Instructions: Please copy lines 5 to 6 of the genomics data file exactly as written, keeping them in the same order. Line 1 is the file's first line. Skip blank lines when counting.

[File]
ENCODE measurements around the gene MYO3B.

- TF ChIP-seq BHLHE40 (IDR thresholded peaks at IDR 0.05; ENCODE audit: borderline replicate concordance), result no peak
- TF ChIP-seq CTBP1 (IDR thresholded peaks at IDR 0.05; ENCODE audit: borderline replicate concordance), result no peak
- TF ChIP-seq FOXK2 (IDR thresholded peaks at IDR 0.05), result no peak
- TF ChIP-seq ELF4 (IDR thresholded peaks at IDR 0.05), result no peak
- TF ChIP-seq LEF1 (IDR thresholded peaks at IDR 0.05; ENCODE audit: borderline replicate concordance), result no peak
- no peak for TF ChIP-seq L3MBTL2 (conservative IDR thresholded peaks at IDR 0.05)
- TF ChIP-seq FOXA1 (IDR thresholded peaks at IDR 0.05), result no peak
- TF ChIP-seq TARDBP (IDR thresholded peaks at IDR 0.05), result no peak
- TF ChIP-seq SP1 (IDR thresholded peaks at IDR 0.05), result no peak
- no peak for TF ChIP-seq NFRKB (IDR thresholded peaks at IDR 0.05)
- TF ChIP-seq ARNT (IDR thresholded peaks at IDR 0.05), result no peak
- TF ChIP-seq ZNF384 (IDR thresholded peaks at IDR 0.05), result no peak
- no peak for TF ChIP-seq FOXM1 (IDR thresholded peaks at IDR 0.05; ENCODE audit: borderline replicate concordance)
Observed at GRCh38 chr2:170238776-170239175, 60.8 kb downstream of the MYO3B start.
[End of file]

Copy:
- TF ChIP-seq ELF4 (IDR thresholded peaks at IDR 0.05), result no peak
- TF ChIP-seq LEF1 (IDR thresholded peaks at IDR 0.05; ENCODE audit: borderline replicate concordance), result no peak